Milwaukee got much more out of Larry Sanders Tuesday, but that wasn’t enough. (Photo by Jesse D. Garrabrant/NBAE via Getty Images)
Milwaukee Bucks 86 Final
Recap | Box Score
98 Miami Heat
Luc Richard Mbah a Moute, PF 33 MIN | 3-7 FG | 0-2 FT | 1 REB | 2 AST | 2 STL | 0 BLK | 0 TO | 6 PTS | -6Milwaukee did a better job dealing with LeBron James on Tuesday night and as always, that starts with Luc Mbah a Moute. Before the series started I suspected Milwaukee’s defensive specialist would have to play 30 minutes a night, but there was a good part of me that hoped I wasn’t right. So far, I’ve been right. Terrifyingly right, when it comes to Luc.

He’s important, but considering how much of a team effort it is to defend James, that’s a lot of four on five on offense the Bucks are playing out there. He’s not killing them on offense, but he’s more or less just hanging out in the corner, not a real threat most of the time. The Heat aren’t playing off of him to the extent that it’s changing every play, but the Bucks desperately need more offense.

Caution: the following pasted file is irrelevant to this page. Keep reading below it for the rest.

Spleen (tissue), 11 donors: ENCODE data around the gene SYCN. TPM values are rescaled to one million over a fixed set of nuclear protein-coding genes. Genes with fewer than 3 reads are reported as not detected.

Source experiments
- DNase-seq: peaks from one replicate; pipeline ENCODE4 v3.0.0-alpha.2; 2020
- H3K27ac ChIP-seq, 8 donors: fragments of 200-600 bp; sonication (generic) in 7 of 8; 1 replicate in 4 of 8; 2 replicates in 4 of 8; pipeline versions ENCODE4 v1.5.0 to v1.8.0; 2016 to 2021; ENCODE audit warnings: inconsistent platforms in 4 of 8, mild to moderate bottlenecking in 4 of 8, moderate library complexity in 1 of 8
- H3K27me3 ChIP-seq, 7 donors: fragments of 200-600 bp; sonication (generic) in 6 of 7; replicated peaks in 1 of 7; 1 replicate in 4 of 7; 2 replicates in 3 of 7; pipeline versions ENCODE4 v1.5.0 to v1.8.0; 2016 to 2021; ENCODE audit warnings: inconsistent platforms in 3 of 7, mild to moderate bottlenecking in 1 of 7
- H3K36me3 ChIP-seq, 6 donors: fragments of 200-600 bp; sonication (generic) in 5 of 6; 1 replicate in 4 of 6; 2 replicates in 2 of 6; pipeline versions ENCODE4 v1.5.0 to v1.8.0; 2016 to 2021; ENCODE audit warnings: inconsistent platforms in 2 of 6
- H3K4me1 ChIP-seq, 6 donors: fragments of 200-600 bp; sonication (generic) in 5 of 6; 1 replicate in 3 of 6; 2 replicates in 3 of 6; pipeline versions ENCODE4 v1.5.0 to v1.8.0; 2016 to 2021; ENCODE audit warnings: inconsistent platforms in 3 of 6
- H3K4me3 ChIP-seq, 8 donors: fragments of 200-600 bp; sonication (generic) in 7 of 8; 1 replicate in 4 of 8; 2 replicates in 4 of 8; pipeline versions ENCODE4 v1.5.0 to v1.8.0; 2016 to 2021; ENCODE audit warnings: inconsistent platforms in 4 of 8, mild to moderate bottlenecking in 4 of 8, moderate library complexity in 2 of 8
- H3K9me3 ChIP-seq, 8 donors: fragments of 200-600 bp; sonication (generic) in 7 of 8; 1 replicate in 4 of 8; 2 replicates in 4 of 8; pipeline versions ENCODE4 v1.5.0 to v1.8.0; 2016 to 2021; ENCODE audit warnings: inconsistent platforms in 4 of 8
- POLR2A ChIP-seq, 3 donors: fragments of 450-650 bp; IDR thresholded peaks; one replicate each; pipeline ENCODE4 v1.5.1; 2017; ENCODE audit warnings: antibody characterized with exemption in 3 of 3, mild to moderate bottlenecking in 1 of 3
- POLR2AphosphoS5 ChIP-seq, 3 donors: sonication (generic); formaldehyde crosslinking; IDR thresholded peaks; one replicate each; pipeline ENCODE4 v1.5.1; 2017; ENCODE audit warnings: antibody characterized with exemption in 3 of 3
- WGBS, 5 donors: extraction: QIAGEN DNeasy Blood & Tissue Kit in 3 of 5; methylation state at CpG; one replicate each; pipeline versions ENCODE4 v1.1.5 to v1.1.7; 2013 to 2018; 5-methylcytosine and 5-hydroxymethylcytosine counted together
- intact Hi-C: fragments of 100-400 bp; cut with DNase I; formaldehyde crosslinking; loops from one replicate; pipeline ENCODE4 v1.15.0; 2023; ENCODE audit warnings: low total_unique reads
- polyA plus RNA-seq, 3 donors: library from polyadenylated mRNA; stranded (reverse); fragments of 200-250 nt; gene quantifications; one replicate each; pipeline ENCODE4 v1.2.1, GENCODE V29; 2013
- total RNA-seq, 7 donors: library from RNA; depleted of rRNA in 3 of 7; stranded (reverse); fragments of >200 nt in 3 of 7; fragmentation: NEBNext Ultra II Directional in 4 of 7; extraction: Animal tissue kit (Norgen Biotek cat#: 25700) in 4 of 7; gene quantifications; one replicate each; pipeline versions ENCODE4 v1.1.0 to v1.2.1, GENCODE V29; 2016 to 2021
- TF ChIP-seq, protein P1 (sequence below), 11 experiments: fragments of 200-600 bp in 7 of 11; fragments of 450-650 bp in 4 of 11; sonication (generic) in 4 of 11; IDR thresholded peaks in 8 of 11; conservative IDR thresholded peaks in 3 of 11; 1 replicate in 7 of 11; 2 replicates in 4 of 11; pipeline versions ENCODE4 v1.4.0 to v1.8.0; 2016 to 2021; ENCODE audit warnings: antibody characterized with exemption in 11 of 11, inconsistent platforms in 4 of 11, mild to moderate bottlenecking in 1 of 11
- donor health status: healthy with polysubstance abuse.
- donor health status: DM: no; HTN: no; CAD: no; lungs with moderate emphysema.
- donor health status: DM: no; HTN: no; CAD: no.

Ersan Ilyasova, SF 29 MIN | 9-14 FG | 1-1 FT | 6 REB | 1 AST | 0 STL | 0 BLK | 2 TO | 21 PTS | +5He established himself early and looked far more comfortable in game two than in game one. The Heat are always going to make Ersan put the ball on the ground and make a move off the dribble if they can. They realize that Ers is a deadly shooter and a mediocre creator.

To Milwaukee’s credit and Ersan’s credit, he was moving around a ton all night. The Bucks weren’t just relying on him popping out after screens or filling back to the perimeter while action was else where, he was cutting towards the hoop more than ever adn generally very active off the ball. The Bucks countered Miami’s defensive moves on Ers in game one well.

But only getting your most productive offensive player out there for 29 minutes seems like a problem.

Larry Sanders, C 28 MIN | 6-7 FG | 2-4 FT | 6 REB | 2 AST | 0 STL | 1 BLK | 5 TO | 14 PTS | 0Way more typical Larry. 4-of-4 within five feet. A dunk, a couple short hooks that he was able to drop in. He was much more natural and, for whatever reason, had far more space to operate. Miami seemed pretty aggressive in trapping on pick and rolls, which gave Sanders room to get to the basket or take open jumpers. He obliged and finished well.